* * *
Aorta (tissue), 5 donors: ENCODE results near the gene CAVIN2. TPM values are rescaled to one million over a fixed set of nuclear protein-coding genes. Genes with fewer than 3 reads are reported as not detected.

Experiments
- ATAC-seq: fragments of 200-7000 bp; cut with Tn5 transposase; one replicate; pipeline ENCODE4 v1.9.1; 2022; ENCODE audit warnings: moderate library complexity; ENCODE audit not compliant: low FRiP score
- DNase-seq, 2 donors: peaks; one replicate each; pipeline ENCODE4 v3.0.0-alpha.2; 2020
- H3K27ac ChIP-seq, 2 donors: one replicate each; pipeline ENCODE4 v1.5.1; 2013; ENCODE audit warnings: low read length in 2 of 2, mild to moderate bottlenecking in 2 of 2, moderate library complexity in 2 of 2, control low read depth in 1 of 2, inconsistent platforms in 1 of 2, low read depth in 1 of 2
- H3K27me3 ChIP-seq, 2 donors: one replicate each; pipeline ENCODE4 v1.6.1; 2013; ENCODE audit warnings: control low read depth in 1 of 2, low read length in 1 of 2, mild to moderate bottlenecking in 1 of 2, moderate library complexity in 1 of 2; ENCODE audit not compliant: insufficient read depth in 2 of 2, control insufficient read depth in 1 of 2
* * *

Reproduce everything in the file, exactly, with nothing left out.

Aorta (tissue), 5 donors: ENCODE results near the gene CAVIN2. TPM values are rescaled to one million over a fixed set of nuclear protein-coding genes. Genes with fewer than 3 reads are reported as not detected.

Experiments
- ATAC-seq: fragments of 200-7000 bp; cut with Tn5 transposase; one replicate; pipeline ENCODE4 v1.9.1; 2022; ENCODE audit warnings: moderate library complexity; ENCODE audit not compliant: low FRiP score
- DNase-seq, 2 donors: peaks; one replicate each; pipeline ENCODE4 v3.0.0-alpha.2; 2020
- H3K27ac ChIP-seq, 2 donors: one replicate each; pipeline ENCODE4 v1.5.1; 2013; ENCODE audit warnings: low read length in 2 of 2, mild to moderate bottlenecking in 2 of 2, moderate library complexity in 2 of 2, control low read depth in 1 of 2, inconsistent platforms in 1 of 2, low read depth in 1 of 2
- H3K27me3 ChIP-seq, 2 donors: one replicate each; pipeline ENCODE4 v1.6.1; 2013; ENCODE audit warnings: control low read depth in 1 of 2, low read length in 1 of 2, mild to moderate bottlenecking in 1 of 2, moderate library complexity in 1 of 2; ENCODE audit not compliant: insufficient read depth in 2 of 2, control insufficient read depth in 1 of 2